I’ve heard it several times over the past few days leading up to the 4th of July:
“Happy Interdependence Day!”
This simple phrase takes the idea of independence, in which much of our national and personal identities are grounded and asks us to consider its limitations as a guiding principle. Independence is a trait that is much admired in our society and is memorialized in our Declaration of Independence. You might believe that independence is what made this country strong by providing the freedom to pursue individual and national economic goals without the restrictions imposed by a ruling class or foreign power. But it took a country of people with the same ideals pulling in the same direction to bring the United States to a position of prominence in the world.
Taken to an extreme, independence can actually become isolationist and even elitist keeping us separate from and allowing us to exert our will on others. Hypothetically (or in reality, if you’ve been paying attention) this could manifest as the will of a small sector of society wielding disproportionate influence in our country’s domestic economic policies and foreign military actions, for example.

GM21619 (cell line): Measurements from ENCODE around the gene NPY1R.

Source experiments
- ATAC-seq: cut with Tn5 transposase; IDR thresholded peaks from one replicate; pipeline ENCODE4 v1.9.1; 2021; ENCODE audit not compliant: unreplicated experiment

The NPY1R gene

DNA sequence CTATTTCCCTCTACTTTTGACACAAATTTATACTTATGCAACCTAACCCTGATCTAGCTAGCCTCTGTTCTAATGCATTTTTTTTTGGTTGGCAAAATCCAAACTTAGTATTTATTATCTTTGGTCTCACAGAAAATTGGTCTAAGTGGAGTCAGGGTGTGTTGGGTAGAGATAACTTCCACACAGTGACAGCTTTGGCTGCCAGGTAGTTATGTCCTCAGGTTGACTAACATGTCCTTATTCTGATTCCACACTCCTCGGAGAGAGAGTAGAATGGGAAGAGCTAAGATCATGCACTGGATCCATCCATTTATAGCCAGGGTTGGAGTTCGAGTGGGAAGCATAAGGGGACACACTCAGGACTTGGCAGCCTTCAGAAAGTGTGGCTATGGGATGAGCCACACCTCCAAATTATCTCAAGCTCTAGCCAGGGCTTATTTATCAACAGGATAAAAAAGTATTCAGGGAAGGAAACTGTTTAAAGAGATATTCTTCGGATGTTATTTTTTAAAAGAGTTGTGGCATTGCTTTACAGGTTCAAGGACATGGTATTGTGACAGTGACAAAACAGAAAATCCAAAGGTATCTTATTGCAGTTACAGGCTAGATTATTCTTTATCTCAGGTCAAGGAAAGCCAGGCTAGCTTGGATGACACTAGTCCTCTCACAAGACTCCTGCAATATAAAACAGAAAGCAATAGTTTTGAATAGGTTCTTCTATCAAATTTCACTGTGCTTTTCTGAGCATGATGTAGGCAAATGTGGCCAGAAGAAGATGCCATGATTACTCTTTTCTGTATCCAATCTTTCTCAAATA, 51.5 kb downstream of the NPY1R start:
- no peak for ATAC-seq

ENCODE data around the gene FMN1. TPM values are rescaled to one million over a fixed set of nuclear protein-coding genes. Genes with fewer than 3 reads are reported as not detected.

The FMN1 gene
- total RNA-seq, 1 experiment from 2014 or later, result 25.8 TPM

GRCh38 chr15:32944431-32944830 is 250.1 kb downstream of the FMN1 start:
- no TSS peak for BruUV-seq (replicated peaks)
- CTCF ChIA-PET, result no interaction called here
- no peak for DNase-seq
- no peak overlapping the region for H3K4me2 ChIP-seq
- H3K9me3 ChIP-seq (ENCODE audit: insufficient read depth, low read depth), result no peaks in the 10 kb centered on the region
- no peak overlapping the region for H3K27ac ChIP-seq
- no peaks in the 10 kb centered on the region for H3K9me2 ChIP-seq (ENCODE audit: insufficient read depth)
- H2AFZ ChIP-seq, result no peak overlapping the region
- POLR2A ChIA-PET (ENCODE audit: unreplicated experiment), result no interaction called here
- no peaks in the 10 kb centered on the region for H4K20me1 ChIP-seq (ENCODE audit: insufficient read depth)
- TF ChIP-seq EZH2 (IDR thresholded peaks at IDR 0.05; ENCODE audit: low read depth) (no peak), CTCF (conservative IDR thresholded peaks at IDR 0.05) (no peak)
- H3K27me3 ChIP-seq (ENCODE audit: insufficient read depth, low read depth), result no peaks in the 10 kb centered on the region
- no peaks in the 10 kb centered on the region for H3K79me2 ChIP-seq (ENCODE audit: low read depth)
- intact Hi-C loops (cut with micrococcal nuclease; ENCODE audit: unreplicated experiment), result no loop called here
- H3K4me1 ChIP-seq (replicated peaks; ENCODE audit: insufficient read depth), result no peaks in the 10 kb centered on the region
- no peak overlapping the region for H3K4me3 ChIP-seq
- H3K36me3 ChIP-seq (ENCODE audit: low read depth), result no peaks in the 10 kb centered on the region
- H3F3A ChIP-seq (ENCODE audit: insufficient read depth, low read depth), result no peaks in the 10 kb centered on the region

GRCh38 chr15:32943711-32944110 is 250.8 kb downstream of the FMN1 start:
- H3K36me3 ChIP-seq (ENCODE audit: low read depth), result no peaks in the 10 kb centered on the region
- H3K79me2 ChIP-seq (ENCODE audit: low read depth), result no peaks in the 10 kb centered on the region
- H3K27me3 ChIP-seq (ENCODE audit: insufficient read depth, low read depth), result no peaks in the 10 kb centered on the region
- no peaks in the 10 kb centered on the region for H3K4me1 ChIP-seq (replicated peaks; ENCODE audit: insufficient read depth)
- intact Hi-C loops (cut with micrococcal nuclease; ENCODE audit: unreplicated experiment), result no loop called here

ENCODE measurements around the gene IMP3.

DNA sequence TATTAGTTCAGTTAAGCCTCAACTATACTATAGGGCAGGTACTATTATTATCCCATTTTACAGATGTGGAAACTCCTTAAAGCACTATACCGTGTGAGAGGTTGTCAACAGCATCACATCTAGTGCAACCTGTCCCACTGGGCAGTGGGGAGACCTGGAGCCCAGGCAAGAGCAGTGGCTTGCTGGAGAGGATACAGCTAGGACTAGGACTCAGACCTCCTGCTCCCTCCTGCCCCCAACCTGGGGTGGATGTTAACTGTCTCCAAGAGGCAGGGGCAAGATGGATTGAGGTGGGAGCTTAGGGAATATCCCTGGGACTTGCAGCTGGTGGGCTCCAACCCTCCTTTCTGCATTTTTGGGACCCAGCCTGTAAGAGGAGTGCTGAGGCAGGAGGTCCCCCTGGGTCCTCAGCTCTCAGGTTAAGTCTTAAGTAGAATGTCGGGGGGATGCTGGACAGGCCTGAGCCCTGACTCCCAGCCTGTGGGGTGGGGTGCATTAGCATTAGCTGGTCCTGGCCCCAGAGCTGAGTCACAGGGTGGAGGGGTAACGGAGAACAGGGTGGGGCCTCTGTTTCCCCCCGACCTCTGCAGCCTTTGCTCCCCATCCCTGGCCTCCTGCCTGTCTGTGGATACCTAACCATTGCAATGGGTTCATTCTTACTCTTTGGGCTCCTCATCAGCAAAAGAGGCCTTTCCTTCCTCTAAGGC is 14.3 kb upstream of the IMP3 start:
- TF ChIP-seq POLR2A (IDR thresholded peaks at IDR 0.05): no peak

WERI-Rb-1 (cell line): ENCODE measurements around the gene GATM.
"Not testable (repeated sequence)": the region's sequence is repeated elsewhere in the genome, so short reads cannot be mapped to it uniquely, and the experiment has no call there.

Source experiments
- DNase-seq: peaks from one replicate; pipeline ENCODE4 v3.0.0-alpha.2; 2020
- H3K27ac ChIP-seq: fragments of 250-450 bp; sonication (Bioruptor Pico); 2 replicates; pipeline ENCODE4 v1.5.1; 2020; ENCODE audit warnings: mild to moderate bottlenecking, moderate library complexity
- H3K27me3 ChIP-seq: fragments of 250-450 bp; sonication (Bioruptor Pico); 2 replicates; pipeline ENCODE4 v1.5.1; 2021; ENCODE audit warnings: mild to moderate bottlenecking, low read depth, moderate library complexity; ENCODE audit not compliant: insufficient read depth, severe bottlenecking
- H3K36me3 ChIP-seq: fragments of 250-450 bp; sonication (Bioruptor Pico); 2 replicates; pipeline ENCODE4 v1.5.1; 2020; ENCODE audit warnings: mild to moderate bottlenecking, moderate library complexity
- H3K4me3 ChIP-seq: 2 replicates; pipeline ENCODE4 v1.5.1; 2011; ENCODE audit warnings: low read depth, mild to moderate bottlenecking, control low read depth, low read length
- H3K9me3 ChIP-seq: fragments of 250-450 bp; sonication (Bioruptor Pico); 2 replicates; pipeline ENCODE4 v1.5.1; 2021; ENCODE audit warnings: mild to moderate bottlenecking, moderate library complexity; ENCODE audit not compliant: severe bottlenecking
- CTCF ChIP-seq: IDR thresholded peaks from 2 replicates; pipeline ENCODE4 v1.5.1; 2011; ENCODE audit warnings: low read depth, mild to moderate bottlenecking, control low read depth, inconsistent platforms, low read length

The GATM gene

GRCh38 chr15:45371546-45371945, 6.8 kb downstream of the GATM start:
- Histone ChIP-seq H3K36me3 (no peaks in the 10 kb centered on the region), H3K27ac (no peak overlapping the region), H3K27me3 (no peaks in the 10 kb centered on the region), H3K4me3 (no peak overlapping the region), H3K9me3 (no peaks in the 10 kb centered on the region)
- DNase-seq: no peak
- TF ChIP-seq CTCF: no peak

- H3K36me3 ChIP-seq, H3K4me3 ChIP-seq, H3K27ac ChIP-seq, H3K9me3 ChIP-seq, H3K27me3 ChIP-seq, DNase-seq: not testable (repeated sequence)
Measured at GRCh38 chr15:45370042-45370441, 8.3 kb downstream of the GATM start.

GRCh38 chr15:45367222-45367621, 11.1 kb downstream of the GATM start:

On the other hand, the freedom to pursue our individual and collective goals also allows us to consider our connectedness and interdependence and act to ensure that they are preserved and prioritized when needed. In the words of Chief Seattle:
“Humankind has not woven the web of life. We are but one thread within it. Whatever we do to the web, we do to ourselves. All things are bound together. All things connect.”
I know that it’s been done many times before by different groups with varying interests, but if I were to write a Declaration of Interdependence, I would begin by suggesting that we hold these truths expressed by Chief Seattle as self-evident.
Now I’ll get off my political soapbox for the time being, take my own advice and turn to more cooperative thoughts in future blogs.